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Imam Feisal Abdul Rauf (AP/Photo by Craig Ruttle)

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Religion | A New York commission's ruling clears the way for an Islamic center to be built near Ground Zero

NEW YORK-A public outcry has followed the news of a planned Islamic community center and place of worship to be built two blocks from the World Trade Center site in New York. But a last-ditch effort to halt construction of the project was stymied by the actions of the New York City Landmarks Preservation Commission.

In a unanimous vote, the commission denied a request to give landmark status to the site, which would have prevented plans to tear down the existing 152-year-old building. The ruling clears the way for the Islamic community center project to continue.

Former Speaker of the House Newt Gingrich, former Alaska Gov. Sarah Palin, and New York gubernatorial candidate Rick Lazio are among the conservative leaders who oppose the project. "There should be no mosque near Ground Zero in New York so long as there are no churches or synagogues in Saudi Arabia," Gingrich said. Additionally, an ad produced by the National Republican Trust PAC shows images of 9/11 with messages such as "Where we weep, they rejoice" and "Kill the Ground Zero mosque."

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The Anti-Defamation League, an organization that fights anti-Semitism, recently added its voice to those questioning the construction of the Islamic center. In a statement released last week, the ADL wrote that while the Islamic group had every right to build a place of worship, the planned location of the center is "counterproductive to the healing process." The question is not that of rights, the ADL statement continued, "but a question of what is right. In our judgment, building an Islamic Center in the shadow of the World Trade Center will cause some victims more pain-unnecessarily-and that is not right."

The Islamic group behind the project, known as the Cordoba Initiative, say the $100 million, 13-story community center is not a mosque but a prayer space, because it contains space for musical performance and a restaurant-neither of which are allowed in mosques. The group also changed the overall name of the planned facility from "Cordoba House" to "Park51" after critics noted that Cordoba is the name of a Spanish city conquered by Muslims in the eighth century. But the center will still feature a "Cordoba House" as "a center for interfaith dialogue and engagement."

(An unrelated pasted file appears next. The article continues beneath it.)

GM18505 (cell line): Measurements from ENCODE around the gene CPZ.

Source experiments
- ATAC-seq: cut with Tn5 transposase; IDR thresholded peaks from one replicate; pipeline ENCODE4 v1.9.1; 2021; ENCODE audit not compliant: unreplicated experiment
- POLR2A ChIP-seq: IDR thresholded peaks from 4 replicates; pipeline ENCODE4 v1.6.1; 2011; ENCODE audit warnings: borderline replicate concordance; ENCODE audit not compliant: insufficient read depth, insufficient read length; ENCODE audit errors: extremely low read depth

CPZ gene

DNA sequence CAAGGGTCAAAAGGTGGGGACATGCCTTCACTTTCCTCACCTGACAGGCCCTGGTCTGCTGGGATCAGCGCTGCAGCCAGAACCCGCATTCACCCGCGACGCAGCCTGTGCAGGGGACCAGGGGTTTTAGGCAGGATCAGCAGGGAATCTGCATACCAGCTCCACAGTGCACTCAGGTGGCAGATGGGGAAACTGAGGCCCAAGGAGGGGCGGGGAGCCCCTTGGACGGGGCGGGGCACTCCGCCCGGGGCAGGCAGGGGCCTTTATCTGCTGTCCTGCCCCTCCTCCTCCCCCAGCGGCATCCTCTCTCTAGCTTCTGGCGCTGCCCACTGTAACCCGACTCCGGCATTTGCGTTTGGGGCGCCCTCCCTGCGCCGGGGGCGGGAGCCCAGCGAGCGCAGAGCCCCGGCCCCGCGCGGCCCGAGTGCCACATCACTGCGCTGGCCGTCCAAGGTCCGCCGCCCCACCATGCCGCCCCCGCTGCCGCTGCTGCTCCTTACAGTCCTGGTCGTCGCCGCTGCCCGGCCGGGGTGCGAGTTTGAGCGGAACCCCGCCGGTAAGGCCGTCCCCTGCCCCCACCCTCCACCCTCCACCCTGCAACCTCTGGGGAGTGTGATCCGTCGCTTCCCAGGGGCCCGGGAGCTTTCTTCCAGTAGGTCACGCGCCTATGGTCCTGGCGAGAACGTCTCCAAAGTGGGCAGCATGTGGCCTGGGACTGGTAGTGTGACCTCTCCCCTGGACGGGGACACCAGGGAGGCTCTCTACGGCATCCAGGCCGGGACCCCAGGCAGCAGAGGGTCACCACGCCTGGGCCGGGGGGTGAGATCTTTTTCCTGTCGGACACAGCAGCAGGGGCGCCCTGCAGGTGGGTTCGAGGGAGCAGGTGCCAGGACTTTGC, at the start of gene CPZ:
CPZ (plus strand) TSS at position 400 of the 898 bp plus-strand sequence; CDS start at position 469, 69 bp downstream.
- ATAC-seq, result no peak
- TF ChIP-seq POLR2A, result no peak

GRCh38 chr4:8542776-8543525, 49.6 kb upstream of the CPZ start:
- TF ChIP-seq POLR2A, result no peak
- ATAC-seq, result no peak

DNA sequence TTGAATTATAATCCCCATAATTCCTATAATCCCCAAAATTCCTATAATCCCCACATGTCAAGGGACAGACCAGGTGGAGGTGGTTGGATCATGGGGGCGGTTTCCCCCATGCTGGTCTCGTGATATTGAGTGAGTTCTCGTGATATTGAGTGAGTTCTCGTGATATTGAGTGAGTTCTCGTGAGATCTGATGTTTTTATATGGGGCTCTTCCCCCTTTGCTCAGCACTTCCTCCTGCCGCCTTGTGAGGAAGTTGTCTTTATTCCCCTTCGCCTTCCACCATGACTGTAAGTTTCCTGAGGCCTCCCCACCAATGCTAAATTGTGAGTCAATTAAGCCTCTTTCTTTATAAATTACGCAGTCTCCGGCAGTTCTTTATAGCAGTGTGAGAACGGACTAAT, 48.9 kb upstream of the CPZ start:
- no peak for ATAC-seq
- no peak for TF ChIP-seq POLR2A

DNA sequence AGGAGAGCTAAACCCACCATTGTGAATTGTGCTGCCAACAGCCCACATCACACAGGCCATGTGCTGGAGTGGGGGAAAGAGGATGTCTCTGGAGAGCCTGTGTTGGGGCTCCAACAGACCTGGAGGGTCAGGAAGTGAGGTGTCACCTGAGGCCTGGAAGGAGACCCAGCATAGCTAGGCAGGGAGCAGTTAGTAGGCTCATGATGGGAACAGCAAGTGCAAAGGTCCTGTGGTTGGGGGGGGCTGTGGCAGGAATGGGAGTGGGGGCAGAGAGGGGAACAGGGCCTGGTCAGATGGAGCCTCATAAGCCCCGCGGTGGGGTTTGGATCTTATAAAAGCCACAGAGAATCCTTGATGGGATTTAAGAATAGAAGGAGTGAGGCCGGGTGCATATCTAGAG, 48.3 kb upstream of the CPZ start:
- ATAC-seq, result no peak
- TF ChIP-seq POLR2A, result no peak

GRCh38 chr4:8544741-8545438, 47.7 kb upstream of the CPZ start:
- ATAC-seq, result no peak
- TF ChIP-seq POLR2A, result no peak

At a press conference, Imam Feisal Abdul Rauf, chairman of the Cordoba Initiative, said the project is an expression of moderate Muslims "who have condemned and continue to condemn terrorism." Members of his congregation died in the attacks, and he said the project's leaders are committed to rebuilding the community with cooperation from non-Muslims. Rauf has also made controversial statements in the past. He told CBS' 60 Minutes just after the 9/11 attacks, "I wouldn't say that the United States deserved what happened but United States policies were an accessory to the crime."

New Yorkers who support the building of the Islamic center include Mayor Michael Bloomberg and Lisa Sharon Harper, executive director of New York Faith and Justice and the author of Evangelical Does Not Equal Republican . . . Or Democrat. Harper, who worked on issues of racial reconciliation while on staff at InterVarsity Christian Fellowship, said of believers who have vocally opposed the center, "For Christians to exercise that kind of vitriol is actually directly counter to our faith, which calls us to forgive." Of the Muslims who want to build the center, she said, "The intent is one of honor and reconciliation and it's one that's intended to bring people together."

In a response to the commission's decision today, Park51 released a statement on its website saying it is applying for 501(c)3 status and recruiting an advisory board to continue its plans.

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